Backpacking Cooler




Introduction: Backpacking Cooler

Wouldn't it be nice if you could go backpacking for a week and be able to have an ice cold soda on that last day? Or to keep sausage and eggs cold for longer? Well for the total cost of less than 10 bucks you can! This is a cheap and effective DIY. The whole thing weighs barely anything even with 3 ice packs, you'll definitely be carrying more weight from the food you'll be keeping cold rather than the cooler and cooling packs themselves. This project will take you an hour or so and the payoff would still be worth it even if it took 10 hours.

Step 1: Materials

The materials in the picture are:
2 Thermal bags that I found at the dollar store, you can also find them at Costco and just about any supermarkets though.
Mylar emergency blanket, you can get 4 for $5 online or get them at Sport Chalet or any other camping supply store.
Cold packs, You can get the particular ones that I use from doctors offices who have medication delivered that needs to keep cool, or you can probably buy them at Costco or any supermarket, I like these ones because they keep cool longer than the plastic ones and they can be shaped by freezing them in whatever position.
Duct tape

Step 2: Making the Inner Bag

Take your scissors and one of those thermal bags and cut off the handle and then cut it right up the middle. Tape one of the sides that you cut closed (with the exception of the top of course, see picture 3 on this page). After you have half of it taped, place that inside of the other half of the bag and tape the long side closed, this will also hold the other piece in place and give it 2 good walls and make it doubly thick. When you put the one half inside of the other and after you tape the side, you're going to have to tape the openings. There are about 4 or 5 pieces of insulation on each wall and we have it twice as thick and there are two walls, so there are about 16 or 20 pieces of insulation so you need to divide how ever many there are by two and tape that many together on each side so the food goes in the very middle. The fifth picture is of the other bag, but if you look at it you'll understand what I mean. If you're only going on a short 2 day hike you can just freeze your hotdogs and throw them in this small bag with your already cold eggs and already cold sodas and they will be fine without a freezer pack even, but for longer trips you'll definitely want to go onto the next steps.

Step 3: Another Thermal Bag

The middle bag in the picture is what we're working on next. This one will only be 1 layer thick instead of 2, but this is what you'll keep the ice packs in to evenly disperse the coldness. This is made essentially the same way but don't double it up and make this one a bit thicker (I did it by cutting the handle off about 4 or 5 inches from the top and then taping that shut and cutting open one of the sides that's already sealed from the factory (so the opening is on what was originally a side. You'll keep your ice packs in this bigger bag and then put your smaller bag in this bag which will disperse the cold more evenly than if you just put the packs in. I suggest putting one pack on the bottom and then one in front of and one behind the bag for optimal contact. You can either be done here or make a Mylar bag to put that in which is optional, but I'll explain in the next step.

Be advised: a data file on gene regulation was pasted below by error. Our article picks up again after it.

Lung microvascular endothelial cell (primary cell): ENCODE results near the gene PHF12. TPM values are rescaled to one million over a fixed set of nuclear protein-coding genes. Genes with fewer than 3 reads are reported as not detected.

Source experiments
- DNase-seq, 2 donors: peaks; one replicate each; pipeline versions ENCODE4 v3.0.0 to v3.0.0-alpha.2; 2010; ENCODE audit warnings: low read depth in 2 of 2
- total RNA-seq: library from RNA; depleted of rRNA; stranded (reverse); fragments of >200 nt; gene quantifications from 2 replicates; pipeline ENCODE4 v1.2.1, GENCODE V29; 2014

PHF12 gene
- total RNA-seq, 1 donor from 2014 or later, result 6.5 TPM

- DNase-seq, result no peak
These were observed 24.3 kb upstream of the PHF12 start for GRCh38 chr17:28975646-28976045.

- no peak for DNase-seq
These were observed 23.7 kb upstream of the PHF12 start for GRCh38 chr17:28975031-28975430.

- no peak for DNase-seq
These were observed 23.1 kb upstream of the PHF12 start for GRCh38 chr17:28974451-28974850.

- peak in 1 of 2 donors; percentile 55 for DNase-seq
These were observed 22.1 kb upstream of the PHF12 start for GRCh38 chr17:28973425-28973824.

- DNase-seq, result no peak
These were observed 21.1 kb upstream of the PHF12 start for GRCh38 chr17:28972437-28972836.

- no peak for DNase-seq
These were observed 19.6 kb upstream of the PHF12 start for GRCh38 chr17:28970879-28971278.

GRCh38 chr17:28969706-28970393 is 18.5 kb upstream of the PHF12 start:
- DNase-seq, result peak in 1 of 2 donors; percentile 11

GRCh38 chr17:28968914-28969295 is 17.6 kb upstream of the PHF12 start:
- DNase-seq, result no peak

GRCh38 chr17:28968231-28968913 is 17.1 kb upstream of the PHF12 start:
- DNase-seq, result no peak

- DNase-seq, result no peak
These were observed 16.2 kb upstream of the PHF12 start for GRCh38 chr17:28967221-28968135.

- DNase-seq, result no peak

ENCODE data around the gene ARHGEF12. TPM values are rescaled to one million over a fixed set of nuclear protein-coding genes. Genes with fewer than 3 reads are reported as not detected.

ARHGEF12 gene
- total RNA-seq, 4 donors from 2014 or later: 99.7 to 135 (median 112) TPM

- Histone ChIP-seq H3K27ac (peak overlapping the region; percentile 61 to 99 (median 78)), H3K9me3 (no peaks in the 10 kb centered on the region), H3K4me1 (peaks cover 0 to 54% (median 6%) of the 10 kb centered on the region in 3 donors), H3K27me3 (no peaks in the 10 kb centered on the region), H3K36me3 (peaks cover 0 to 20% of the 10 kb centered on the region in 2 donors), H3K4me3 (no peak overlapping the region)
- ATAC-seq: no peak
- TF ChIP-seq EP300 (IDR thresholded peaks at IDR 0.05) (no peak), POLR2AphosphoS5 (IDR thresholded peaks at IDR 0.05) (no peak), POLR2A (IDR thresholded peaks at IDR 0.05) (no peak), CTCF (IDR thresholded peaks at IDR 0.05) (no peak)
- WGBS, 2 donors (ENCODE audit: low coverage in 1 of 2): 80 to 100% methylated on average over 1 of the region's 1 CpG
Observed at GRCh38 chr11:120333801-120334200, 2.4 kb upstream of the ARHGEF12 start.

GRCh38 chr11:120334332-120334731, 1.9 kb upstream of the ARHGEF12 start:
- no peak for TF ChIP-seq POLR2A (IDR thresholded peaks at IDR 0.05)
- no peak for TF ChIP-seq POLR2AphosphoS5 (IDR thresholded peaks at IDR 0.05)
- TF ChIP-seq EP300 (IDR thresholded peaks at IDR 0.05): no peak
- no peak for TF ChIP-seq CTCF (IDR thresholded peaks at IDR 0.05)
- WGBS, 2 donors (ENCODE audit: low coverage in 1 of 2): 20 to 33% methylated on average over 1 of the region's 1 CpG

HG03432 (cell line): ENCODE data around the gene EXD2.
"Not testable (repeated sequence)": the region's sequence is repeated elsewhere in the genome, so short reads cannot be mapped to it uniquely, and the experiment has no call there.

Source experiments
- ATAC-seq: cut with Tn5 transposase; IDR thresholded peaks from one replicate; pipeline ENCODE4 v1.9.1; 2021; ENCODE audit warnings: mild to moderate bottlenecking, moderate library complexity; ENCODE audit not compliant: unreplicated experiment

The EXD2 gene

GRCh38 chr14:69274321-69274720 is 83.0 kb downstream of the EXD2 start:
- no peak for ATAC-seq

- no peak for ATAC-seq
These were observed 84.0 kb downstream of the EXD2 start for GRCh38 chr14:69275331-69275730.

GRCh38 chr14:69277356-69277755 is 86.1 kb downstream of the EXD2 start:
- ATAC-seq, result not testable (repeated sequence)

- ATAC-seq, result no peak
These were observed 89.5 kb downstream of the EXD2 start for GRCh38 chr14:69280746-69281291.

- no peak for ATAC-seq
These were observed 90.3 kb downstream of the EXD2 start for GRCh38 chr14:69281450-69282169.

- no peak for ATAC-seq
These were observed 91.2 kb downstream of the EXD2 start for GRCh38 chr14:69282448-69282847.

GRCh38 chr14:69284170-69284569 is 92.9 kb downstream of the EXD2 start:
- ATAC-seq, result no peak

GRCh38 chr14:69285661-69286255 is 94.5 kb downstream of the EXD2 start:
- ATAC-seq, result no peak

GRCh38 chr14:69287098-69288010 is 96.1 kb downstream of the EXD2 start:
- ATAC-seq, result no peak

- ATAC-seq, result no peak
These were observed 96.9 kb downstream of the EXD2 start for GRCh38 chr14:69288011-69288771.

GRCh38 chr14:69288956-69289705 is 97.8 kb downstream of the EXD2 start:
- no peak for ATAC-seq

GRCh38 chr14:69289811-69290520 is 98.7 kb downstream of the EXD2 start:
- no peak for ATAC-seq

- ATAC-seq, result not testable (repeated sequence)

Step 4: Mylar Bag

I like this because the Mylar doesn't take up any extra space nor does it add any noticeable weight, yet it provides you with more options. I use the Mylar bag keep the other two in and if I'm going to be next to a creek or lake, I like to keep it in the creek to keep it cooler even longer. Mylar is an amazing material that can spread temperatures very well. Emergency blankets are made of Mylar because they're lightweight and thin so can be folded up really small yet can soak up temperatures and keep you warm, but if you surround it with cold, it has the opposite effect. If you put it in cold water it will make the things inside of it extremely cold. You could do this with the other bag but I prefer to do it with the Mylar because I believe it works better in water. All you have to do for this step is unfold your blanket (picture 2, doesn't it look cool?) then re fold it in half and half again the other way so it's a quarter of the size (4 thick). Then tape the ends together so it's just one sheet (like in picture 3) that's 1/4th the size. Then just get the second bag you made (the bigger one) and wrap it in this with plenty of extra room to take food and the ice packs into account. Then tape it up into another bag and you're on your way.

Step 5: Put It All Together!